To date, only one study has directly compared the safety and efficacy of two GP IIb/IIIa inhibitors. In the Do Tirofiban and ReoPro Give Similar Efficacy Trial (TARGET) protocol, a total of 4,809 patients with stable coronary artery disease or ACS who were scheduled for urgent or elective PCI with intent for coronary stent deployment were randomized to receive either tirofiban or abciximab in addition to aspirin and clopidogrel prior to PCI. Abciximab therapy demonstrated superior 30-day outcomes in the composite endpoint of death, nonfatal MI or urgent revascularization (6.0% abciximab versus 7.6% tirofiban; p = 0.038). Abciximab’s relative therapeutic benefit was consistent across each component of the composite endpoint and was evident soon after the procedure.58 However, by 6 months, patients treated with abciximab had no significant benefit in terms of mortality or need for target vessel revascularization compared to those treated with tirofiban.59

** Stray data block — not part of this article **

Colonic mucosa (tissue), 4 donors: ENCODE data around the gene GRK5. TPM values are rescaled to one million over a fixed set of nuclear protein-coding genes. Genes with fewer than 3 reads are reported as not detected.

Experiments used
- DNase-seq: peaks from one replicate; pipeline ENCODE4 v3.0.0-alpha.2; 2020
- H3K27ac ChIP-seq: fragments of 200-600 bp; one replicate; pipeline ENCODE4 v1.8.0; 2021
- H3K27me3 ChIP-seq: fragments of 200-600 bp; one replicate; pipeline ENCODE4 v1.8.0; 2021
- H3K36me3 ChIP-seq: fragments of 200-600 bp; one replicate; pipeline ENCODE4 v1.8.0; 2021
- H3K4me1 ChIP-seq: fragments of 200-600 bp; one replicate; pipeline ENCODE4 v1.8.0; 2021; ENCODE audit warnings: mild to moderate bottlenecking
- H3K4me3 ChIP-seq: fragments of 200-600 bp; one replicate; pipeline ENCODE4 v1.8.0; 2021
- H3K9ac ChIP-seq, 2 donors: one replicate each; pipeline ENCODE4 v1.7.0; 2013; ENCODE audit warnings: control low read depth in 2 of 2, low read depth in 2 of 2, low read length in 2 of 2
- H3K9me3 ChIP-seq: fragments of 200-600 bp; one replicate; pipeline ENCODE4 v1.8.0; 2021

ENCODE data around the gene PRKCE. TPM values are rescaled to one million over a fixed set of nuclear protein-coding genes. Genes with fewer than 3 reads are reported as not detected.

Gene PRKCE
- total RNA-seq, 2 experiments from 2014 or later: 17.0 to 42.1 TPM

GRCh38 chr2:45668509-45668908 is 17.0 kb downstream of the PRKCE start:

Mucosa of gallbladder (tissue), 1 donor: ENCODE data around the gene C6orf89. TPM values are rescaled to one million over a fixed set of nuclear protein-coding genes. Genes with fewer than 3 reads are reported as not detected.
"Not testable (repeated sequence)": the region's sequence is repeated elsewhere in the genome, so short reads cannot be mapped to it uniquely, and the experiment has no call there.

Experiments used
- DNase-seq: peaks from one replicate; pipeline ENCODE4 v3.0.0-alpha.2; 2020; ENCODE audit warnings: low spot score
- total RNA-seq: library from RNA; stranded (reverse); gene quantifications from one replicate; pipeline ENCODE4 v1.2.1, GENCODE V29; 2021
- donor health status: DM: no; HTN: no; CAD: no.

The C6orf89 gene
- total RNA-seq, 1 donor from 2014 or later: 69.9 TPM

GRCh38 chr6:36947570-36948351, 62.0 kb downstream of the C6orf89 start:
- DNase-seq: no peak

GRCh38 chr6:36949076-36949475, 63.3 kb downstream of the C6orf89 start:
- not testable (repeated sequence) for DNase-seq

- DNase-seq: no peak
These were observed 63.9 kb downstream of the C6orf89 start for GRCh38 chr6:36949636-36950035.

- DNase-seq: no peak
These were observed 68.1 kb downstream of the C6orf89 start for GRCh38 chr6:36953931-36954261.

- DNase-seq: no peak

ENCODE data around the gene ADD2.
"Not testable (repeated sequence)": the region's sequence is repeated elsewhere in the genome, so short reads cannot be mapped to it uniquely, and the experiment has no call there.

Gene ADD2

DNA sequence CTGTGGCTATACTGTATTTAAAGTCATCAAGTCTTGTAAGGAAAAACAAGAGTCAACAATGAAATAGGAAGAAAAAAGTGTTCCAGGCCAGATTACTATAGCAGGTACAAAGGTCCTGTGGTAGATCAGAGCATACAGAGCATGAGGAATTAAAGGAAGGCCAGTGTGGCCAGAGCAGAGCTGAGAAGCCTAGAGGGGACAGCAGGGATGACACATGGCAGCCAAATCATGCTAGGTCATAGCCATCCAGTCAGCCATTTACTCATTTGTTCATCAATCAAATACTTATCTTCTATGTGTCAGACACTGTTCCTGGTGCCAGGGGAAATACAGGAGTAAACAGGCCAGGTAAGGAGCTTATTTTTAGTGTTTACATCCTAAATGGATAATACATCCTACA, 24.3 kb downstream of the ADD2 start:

Eptifibatide has also shown promise in the treatment of low-risk patients undergoing elective coronary stenting. The Enhanced Suppression of the Platelet IIb/IIIa Receptor with Integrilin in Therapy (ESPRIT) trial was designed to evaluate whether a double-bolus dose (180 µg/kg 10 minutes apart) plus continuous infusion (2.0 µg/kg/minute for 18–24 hours) of eptifibatide could improve patient outcomes compared with placebo. The trial, which enrolled a total of 2,064 patients, was terminated early for efficacy after an interim analysis revealed a 43% risk reduction in the composite endpoint of death or MI at 48 hours in favor of eptifibatide versus placebo (p = 0.0017). Compared with placebo, the combined incidence of death, MI, need for urgent repeat intervention, or need for thrombotic bail-out therapy at 48 hours was reduced by eptifibatide from 10.5% to 6.6% (p = 0.0015). At 30 days, the combined incidence of death, MI, or need for urgent revascularization was reduced from 10.5% to 6.8% with eptifibatide (p = 0.0034). These results suggest that GP IIb/IIIa inhibitor pretreatment with eptifibatide substantially reduces ischemic complications of elective coronary stent deployment in low-risk patients and produces better patient outcomes than a strategy of reserving GP IIb/IIIa inhibitor treatment for “bail-out” therapy.60 Follow-up data at 6 months demonstrated continued benefit from eptifibatide therapy. The composite endpoint of death or MI was reduced from 11.5% in placebo-treated patients compared to 7.5% in those treated with eptifibatide (p = 0.002). The composite of death, MI or target vessel revascularization was also reduced from 18.3% in the placebo arm compared with 14.2% in the eptifibatide group (p = 0.008).61